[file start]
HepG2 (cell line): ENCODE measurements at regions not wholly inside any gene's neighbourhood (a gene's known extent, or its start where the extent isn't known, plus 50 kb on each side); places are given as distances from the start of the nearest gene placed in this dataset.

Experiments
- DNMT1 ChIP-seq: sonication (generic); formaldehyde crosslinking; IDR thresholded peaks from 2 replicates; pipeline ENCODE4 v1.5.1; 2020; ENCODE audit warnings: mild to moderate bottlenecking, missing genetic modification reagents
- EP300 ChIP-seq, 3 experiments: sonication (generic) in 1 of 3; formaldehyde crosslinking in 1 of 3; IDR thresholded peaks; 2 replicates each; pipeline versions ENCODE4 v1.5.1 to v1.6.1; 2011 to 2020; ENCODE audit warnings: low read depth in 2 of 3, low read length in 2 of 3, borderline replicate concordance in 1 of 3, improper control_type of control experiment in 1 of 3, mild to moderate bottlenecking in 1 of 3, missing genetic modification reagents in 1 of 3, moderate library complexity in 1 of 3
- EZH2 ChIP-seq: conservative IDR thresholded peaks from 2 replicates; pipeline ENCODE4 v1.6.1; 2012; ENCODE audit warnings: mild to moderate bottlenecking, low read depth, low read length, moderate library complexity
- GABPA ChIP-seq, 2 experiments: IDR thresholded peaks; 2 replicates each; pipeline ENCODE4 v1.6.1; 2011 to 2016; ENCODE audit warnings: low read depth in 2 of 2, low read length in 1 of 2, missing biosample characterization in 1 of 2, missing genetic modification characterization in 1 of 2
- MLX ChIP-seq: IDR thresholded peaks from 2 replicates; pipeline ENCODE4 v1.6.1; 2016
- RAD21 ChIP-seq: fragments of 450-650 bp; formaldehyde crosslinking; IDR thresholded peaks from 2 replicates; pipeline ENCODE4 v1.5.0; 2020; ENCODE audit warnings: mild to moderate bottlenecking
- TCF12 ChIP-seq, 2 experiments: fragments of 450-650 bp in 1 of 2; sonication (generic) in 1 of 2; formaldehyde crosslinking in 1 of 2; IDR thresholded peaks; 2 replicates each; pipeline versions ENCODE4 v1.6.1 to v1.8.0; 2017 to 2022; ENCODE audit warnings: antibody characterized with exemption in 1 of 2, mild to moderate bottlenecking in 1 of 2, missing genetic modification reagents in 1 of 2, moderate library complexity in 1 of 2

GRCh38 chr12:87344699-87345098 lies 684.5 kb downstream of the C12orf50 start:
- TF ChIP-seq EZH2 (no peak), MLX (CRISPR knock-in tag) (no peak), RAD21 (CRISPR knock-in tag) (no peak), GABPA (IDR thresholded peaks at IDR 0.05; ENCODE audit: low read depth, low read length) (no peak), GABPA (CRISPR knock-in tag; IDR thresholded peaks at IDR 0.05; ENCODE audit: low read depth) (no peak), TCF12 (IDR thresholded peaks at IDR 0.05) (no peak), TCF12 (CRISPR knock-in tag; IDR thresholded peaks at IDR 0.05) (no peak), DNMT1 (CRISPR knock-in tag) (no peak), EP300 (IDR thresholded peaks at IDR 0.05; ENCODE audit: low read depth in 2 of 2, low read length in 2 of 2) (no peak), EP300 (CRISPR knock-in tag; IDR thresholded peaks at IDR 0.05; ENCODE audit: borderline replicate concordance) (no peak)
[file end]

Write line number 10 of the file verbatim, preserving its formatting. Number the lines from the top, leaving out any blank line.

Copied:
GRCh38 chr12:87344699-87345098 lies 684.5 kb downstream of the C12orf50 start: